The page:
Australian Prime Minister Tony Abbott said Saturday it will likely take a long time to locate the Malaysian passenger jet that went missing five weeks ago.
He told reporters the search area has been considerably narrowed, but trying to find anything nearly five kilometers under the surface of the Indian Ocean a thousand kilometers from land is a huge task that will likely continue for some time.
No new underwater signals were heard Saturday from the missing plane as the search continued for the black box flight data recorders.
Mr. Abbott said Saturday on the final day of his visit to China that there is still a high degree of confidence the transmissions searchers have been picking up are from Malaysia Airlines flight 370, but many difficulties remain.
The Australian leader briefed Chinese President Xi Jinping Friday on the status of the search. Some two-thirds of the passengers onboard the flight were Chinese.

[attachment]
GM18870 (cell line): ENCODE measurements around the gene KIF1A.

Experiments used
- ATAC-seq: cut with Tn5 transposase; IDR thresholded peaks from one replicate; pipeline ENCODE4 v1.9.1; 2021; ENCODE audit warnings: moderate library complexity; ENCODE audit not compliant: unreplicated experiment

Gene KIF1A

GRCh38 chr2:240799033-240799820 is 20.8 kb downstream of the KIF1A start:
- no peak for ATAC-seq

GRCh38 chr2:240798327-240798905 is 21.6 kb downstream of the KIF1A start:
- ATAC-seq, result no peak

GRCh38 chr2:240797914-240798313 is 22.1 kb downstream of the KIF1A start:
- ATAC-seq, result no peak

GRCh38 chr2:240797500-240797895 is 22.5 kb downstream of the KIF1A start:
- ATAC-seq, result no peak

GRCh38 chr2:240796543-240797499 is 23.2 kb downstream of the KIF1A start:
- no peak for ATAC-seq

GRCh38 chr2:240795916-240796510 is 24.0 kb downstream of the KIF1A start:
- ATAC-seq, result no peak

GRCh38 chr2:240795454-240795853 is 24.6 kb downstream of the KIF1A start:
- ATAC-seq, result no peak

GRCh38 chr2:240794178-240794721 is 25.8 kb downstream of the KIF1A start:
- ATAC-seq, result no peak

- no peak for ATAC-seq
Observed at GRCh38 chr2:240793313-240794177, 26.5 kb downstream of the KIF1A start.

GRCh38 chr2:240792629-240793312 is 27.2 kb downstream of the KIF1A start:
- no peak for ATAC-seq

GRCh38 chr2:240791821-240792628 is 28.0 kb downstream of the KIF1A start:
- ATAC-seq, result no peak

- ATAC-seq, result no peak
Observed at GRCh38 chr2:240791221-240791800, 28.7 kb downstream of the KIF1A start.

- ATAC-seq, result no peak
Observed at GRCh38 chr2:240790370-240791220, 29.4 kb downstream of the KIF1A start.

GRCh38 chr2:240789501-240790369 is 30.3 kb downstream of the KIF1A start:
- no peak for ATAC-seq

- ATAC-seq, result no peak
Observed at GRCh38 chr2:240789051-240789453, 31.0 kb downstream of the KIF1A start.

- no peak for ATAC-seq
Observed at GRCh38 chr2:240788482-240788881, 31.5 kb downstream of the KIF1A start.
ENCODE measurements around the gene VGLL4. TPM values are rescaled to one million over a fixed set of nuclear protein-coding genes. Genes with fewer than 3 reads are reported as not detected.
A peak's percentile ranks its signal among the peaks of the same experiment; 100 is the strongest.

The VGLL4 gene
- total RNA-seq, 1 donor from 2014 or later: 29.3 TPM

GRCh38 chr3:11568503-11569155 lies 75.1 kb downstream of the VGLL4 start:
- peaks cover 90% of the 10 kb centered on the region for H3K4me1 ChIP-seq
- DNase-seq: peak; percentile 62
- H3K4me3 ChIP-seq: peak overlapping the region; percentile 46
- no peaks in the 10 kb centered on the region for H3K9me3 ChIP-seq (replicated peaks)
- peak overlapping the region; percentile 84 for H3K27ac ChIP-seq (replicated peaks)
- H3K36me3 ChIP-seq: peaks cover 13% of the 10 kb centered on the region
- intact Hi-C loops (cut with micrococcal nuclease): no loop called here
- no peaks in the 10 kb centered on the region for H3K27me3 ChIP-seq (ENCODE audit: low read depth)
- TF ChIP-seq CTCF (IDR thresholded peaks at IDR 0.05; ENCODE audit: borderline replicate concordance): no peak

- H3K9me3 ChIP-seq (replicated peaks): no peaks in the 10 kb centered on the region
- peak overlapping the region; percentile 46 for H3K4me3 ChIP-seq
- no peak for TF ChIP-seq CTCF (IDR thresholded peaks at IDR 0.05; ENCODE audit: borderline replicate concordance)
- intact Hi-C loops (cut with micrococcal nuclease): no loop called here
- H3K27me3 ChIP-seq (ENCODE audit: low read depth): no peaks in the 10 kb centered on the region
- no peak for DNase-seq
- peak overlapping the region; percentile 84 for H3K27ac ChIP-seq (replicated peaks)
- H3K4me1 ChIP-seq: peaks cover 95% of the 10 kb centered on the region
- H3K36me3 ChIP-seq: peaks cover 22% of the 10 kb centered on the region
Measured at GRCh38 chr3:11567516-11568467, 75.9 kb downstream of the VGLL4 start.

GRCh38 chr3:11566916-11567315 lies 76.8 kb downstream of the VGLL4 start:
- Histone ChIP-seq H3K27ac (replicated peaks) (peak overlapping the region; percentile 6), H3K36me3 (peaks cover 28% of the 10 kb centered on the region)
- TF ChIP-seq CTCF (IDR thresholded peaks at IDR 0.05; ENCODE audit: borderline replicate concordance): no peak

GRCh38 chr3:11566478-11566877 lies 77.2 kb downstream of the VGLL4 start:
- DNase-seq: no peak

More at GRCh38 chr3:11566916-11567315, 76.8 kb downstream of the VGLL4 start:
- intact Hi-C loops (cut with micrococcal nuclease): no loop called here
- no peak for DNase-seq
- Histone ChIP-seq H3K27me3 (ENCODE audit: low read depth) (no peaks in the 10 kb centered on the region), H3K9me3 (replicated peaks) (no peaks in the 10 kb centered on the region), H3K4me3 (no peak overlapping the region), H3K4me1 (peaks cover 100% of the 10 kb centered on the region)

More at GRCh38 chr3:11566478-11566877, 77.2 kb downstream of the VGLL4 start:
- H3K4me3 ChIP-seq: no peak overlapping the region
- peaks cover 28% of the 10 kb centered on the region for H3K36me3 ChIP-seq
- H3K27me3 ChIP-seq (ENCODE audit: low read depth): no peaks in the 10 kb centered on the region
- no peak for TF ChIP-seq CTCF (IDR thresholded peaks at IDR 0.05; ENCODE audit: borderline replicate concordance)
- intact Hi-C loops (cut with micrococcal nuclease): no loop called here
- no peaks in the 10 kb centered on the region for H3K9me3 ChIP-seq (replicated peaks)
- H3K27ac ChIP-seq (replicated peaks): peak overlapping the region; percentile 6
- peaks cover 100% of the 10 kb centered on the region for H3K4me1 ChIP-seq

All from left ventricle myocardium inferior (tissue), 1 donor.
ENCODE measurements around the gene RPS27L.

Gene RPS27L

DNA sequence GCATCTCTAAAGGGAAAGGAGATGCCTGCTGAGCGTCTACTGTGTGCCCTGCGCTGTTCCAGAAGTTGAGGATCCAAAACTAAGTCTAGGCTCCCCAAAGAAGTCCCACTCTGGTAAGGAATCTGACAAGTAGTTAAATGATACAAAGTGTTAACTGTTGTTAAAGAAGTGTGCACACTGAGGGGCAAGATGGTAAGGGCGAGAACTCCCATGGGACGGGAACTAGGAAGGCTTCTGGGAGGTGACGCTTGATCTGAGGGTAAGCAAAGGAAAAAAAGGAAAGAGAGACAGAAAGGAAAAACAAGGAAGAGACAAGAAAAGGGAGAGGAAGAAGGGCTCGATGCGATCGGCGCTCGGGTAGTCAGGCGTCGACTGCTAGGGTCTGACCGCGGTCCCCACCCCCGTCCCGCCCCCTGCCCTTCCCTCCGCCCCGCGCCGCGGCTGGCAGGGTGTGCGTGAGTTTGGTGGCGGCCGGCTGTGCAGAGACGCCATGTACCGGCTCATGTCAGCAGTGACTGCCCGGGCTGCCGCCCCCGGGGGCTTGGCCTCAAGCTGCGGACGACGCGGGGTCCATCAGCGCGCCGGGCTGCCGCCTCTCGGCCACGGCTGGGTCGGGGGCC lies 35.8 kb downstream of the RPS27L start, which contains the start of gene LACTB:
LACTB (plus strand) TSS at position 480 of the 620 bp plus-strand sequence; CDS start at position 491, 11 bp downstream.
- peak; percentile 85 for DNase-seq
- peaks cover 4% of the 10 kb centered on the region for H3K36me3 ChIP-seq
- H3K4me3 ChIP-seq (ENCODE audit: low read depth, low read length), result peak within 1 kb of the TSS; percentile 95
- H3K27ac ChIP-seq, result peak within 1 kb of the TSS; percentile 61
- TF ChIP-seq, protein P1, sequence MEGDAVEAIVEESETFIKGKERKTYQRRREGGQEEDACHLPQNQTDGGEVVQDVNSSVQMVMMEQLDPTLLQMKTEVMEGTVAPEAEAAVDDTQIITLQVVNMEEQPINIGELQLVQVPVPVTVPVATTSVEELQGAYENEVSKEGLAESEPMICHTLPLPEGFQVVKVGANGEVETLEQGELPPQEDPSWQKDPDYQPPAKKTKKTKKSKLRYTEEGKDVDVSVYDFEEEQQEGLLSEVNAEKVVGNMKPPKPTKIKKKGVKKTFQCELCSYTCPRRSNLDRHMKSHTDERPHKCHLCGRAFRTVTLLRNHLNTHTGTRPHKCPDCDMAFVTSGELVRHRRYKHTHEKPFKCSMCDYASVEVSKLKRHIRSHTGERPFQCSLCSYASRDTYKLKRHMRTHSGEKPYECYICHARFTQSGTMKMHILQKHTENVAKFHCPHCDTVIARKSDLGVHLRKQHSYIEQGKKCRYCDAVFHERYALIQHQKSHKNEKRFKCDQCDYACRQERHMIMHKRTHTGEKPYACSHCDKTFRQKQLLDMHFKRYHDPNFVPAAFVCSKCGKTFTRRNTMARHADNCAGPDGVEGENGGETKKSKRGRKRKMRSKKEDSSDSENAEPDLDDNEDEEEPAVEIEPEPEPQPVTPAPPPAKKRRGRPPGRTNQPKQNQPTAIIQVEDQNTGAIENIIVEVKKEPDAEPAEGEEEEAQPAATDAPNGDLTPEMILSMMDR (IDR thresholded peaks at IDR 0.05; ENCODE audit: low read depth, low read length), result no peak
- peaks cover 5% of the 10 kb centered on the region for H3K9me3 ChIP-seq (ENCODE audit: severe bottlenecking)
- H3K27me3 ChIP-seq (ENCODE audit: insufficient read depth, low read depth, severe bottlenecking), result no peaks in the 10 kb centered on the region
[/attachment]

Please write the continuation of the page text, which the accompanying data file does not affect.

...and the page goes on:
Pings consistent with a flight data recorder have been detected by an Australian ship that is using a U.S. naval device to detect black boxes.
Time is running out for authorities to locate the origin of the signals, since the batteries on the black box's locator beacon are set to run out after about 30 days.
The Malaysia Airlines jet, which was carrying 239 people, disappeared on March 8 while traveling from Kuala Lumpur to Beijing.
Malaysian authorities believe the plane was deliberately diverted and crashed into the sea. But without wreckage, many are skeptical.
If authorities can locate more pings, they plan to deploy a robot submarine to search the ocean floor.
Once the black box is retrieved, authorities believe they will be able to determine what happened to the plane. Its fate has become one of the most puzzling mysteries in aviation history.